YouTube is streaming multiple copies of Logan Paul's video of a suicide victim - showcasing again its troubles monitoring its site
- YouTuber users have posted multiple copies of a controversial video streaming star Logan Paul deleted on Monday.
- Two copies of the video, which includes images of the body of a suicide victim Paul encountered in Japan, were featured in the trending section of YouTube before they were removed a short time later.
- The incident highlights YouTube's struggle to monitor its service.
A controversial video from a YouTube star that showed the body of a suicide victim has found new life on the streaming video site - highlighting yet again the Google-owned company's struggle to police its service.
YouTuber Logan Paul apologized for and deleted the video, which depicts him coming across a body in a so-called suicide forest in Japan, on Monday. But by Wednesday, multiple copies of the video, which was originally posted late last month, were available on YouTube and had already garnered millions of views. Indeed, on Wednesday morning one copy was ranked second in YouTube's trending videos section, and another ranked 20th.
Those videos later disappeared from the trending section. But before they did, YouTuber Pia Muehlenbeck posted screenshots showing their ranking in the site's top-trending charts:YouTube is removing some of the complete and partial copies of Paul's video when it determines they violate its guidelines, a company representative said in a statement. But the company isn't planning to remove all such videos.
"Videos containing parts of the original content without the graphic footage may remain up if they do not violate our guidelines," the representative said. "We are not removing these videos because many of them offer commentary and discussion on the original video."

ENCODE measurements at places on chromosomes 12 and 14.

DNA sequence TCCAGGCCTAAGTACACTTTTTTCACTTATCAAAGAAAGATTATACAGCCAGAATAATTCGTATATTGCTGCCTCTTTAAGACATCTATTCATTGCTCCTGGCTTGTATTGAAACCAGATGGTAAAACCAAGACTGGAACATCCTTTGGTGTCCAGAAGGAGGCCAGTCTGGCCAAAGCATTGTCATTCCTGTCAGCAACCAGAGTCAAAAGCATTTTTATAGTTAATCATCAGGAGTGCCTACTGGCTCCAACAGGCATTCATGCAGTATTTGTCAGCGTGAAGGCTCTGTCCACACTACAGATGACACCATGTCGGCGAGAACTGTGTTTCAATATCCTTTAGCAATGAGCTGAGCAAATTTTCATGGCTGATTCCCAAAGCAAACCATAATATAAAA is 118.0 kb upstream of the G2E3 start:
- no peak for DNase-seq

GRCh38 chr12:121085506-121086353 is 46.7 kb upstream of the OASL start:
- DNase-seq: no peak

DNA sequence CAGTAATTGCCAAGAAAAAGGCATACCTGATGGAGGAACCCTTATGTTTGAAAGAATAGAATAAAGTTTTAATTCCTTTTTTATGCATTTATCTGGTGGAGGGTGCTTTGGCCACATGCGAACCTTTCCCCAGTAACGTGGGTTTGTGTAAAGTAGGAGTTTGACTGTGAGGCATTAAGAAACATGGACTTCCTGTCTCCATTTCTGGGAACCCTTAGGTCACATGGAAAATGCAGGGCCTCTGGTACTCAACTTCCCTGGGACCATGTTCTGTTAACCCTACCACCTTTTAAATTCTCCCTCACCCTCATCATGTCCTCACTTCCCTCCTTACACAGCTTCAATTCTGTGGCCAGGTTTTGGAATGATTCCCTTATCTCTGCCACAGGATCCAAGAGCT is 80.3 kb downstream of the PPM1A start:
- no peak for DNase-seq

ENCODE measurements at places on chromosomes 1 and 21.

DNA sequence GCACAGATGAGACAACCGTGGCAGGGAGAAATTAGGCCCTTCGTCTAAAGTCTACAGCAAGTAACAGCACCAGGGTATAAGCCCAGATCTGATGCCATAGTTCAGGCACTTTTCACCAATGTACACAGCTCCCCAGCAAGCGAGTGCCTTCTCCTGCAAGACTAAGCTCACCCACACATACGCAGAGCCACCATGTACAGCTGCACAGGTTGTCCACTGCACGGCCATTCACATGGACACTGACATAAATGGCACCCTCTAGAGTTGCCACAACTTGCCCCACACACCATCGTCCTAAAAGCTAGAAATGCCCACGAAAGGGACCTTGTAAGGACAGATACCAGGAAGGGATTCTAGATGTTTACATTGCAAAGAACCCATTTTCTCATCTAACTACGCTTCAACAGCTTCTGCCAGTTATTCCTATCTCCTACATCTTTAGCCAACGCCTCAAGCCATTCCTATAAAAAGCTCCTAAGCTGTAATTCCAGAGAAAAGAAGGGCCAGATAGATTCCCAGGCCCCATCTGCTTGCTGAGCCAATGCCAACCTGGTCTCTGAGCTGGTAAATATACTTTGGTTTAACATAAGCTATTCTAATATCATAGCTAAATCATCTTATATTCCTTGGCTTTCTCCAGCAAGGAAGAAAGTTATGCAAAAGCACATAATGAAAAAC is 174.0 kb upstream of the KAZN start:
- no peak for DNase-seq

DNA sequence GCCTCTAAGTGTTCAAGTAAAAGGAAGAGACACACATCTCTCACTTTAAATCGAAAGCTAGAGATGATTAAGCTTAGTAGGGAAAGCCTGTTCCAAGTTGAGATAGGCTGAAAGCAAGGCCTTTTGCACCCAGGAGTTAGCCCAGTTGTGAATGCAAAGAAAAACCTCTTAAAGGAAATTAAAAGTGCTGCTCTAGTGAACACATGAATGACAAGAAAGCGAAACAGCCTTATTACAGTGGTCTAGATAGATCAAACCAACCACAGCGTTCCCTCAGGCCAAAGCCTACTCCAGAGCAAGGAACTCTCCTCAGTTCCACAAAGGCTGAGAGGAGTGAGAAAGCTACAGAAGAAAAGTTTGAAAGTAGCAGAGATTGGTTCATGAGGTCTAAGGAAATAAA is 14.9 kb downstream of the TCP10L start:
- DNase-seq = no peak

Some of the copies of Logan's video include information about suicide prevention, a move that may have been designed to skirt YouTube's rules for posting graphic content.
On Tuesday, YouTube said Paul's video violated its policies and the company issued a "strike" against his page. But the fact that the video was uploaded again by other users and reached featured spots in a prominent section of the site echoes other problems the company has had maintaining control over what gets posted to and is promoted on its service.
In the immediate aftermath of the mass shooting in Las Vegas in October, for example, YouTube highlighted fake news clips about the incident in its search results. In response, the company rushed out a change to its search algorithm that was designed to prevent it from promoting fake news stories by pushing up results from established media outlets and users.But the Paul video illustrates another weakness in YouTube's systems. Users can copy a controversial video, upload it, and game the site's search engine to reach the top of its list of trending videos, even if the video is in violation of YouTube's standards.
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The Logan Paul re-uploads are now #2 and #20 on trending.... what... pic.twitter.com/zKgYNlAY8W- Pia Muehlenbeck (@piamuehlenbeck) January 3, 2018